Increasing numbers of new roads in developing countries are being built with
thick asphaltic concrete surfacings to accommodate increasing traffic volumes.
However, in areas of high traffic stresses, such as climbing lanes and junctions, the use of asphaltic concrete designed by the Marshall method is often not appropriate, particularly at high pavement temperatures. In these situations the commonly used 75-blow Marshall compaction method
underestimates the effect of secondary compaction under traffic and many of these surfacings suffer structural instability leading to severe plastic deformation.
This paper illustrates the importance of retaining sufficient voids in the mix after trafficking to prevent plastic deformation and discusses limitations associated with the Marshall design procedure. Many developing countries have limited facilities for bituminous mix design and an improved method of design is proposed which requires only commonly available or inexpensive equipment. The procedure uses a combination of the Marshall test method and determination of a 'reference refusal density' using a vibrating hammer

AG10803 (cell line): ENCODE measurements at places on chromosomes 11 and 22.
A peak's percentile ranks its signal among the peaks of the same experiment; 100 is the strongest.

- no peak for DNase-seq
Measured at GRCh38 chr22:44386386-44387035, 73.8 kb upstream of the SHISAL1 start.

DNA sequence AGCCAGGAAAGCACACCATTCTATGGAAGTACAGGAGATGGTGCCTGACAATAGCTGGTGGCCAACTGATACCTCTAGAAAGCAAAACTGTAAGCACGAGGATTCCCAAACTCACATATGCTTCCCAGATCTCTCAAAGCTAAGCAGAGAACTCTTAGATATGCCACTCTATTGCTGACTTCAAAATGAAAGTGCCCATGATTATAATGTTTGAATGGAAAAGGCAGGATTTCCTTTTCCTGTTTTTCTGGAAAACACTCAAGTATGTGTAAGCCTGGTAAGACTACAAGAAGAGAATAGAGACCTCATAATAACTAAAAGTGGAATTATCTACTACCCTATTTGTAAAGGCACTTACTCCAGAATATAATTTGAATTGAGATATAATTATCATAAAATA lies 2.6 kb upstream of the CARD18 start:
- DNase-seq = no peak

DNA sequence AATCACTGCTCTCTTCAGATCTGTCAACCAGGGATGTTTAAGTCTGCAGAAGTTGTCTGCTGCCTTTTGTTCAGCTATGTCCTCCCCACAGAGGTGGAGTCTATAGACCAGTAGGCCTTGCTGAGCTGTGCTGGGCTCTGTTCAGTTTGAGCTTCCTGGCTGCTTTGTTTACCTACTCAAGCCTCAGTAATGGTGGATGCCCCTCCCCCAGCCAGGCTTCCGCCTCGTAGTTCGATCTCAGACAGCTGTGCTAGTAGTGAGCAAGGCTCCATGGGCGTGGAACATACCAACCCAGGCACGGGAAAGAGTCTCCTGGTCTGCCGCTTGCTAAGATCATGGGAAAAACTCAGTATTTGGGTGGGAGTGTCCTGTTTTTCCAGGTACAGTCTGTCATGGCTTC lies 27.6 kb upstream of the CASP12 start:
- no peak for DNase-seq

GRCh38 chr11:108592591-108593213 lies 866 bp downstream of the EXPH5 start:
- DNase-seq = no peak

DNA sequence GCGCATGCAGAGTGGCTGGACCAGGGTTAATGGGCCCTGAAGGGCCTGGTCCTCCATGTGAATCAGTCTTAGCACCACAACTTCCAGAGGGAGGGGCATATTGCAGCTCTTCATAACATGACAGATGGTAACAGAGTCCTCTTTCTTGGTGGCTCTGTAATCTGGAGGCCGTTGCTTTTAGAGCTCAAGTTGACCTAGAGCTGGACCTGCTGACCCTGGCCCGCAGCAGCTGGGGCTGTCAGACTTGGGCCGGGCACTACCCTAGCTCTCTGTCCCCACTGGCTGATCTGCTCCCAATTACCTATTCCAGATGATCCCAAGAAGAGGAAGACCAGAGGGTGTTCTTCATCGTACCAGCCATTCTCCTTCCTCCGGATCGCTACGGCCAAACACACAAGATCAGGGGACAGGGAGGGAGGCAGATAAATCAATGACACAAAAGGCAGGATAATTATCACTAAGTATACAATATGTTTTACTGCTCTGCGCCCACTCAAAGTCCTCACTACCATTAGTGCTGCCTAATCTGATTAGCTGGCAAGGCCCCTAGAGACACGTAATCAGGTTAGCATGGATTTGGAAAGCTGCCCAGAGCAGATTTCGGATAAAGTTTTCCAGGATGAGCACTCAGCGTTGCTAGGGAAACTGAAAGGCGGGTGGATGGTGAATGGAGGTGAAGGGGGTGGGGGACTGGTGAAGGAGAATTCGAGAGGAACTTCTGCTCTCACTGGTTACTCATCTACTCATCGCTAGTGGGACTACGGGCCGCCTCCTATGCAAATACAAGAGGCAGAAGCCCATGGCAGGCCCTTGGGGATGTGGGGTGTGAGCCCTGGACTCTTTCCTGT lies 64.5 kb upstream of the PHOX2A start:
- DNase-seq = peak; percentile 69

in accordance with the percentage refusal density test.
Proceedings of the Institution of Civil Engineers. Transport (1998) 129, Feb., 28-33. pp. 8